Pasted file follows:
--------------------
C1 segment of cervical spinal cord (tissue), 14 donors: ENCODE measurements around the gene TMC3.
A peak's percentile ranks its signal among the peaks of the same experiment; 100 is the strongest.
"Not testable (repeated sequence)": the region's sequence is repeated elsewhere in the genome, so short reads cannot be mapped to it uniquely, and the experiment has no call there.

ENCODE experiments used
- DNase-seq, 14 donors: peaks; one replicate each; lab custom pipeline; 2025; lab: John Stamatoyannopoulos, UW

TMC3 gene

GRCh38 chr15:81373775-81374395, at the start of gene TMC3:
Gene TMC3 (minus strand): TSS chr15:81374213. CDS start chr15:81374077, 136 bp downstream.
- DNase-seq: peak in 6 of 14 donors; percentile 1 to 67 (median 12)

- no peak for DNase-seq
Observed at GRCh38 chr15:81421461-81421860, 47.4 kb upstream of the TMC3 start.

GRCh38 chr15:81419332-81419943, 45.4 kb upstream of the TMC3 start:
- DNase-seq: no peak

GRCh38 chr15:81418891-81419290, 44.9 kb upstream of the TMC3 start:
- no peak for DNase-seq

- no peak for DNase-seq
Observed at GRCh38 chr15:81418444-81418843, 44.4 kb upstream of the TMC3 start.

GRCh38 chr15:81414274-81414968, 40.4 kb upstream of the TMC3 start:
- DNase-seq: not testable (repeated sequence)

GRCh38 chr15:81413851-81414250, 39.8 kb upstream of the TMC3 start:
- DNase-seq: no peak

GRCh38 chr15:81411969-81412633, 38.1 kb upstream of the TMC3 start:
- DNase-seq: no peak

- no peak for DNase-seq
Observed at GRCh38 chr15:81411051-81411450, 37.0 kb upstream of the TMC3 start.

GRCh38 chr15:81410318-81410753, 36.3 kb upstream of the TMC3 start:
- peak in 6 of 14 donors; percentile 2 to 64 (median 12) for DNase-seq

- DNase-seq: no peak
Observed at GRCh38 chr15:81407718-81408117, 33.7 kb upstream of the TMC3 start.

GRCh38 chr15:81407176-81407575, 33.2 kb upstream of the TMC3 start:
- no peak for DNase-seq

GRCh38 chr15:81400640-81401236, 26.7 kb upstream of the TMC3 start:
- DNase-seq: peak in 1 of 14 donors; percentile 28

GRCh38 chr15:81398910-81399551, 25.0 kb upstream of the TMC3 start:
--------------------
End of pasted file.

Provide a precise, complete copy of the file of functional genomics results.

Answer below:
C1 segment of cervical spinal cord (tissue), 14 donors: ENCODE measurements around the gene TMC3.
A peak's percentile ranks its signal among the peaks of the same experiment; 100 is the strongest.
"Not testable (repeated sequence)": the region's sequence is repeated elsewhere in the genome, so short reads cannot be mapped to it uniquely, and the experiment has no call there.

ENCODE experiments used
- DNase-seq, 14 donors: peaks; one replicate each; lab custom pipeline; 2025; lab: John Stamatoyannopoulos, UW

TMC3 gene

GRCh38 chr15:81373775-81374395, at the start of gene TMC3:
Gene TMC3 (minus strand): TSS chr15:81374213. CDS start chr15:81374077, 136 bp downstream.
- DNase-seq: peak in 6 of 14 donors; percentile 1 to 67 (median 12)

- no peak for DNase-seq
Observed at GRCh38 chr15:81421461-81421860, 47.4 kb upstream of the TMC3 start.

GRCh38 chr15:81419332-81419943, 45.4 kb upstream of the TMC3 start:
- DNase-seq: no peak

GRCh38 chr15:81418891-81419290, 44.9 kb upstream of the TMC3 start:
- no peak for DNase-seq

- no peak for DNase-seq
Observed at GRCh38 chr15:81418444-81418843, 44.4 kb upstream of the TMC3 start.

GRCh38 chr15:81414274-81414968, 40.4 kb upstream of the TMC3 start:
- DNase-seq: not testable (repeated sequence)

GRCh38 chr15:81413851-81414250, 39.8 kb upstream of the TMC3 start:
- DNase-seq: no peak

GRCh38 chr15:81411969-81412633, 38.1 kb upstream of the TMC3 start:
- DNase-seq: no peak

- no peak for DNase-seq
Observed at GRCh38 chr15:81411051-81411450, 37.0 kb upstream of the TMC3 start.

GRCh38 chr15:81410318-81410753, 36.3 kb upstream of the TMC3 start:
- peak in 6 of 14 donors; percentile 2 to 64 (median 12) for DNase-seq

- DNase-seq: no peak
Observed at GRCh38 chr15:81407718-81408117, 33.7 kb upstream of the TMC3 start.

GRCh38 chr15:81407176-81407575, 33.2 kb upstream of the TMC3 start:
- no peak for DNase-seq

GRCh38 chr15:81400640-81401236, 26.7 kb upstream of the TMC3 start:
- DNase-seq: peak in 1 of 14 donors; percentile 28

GRCh38 chr15:81398910-81399551, 25.0 kb upstream of the TMC3 start: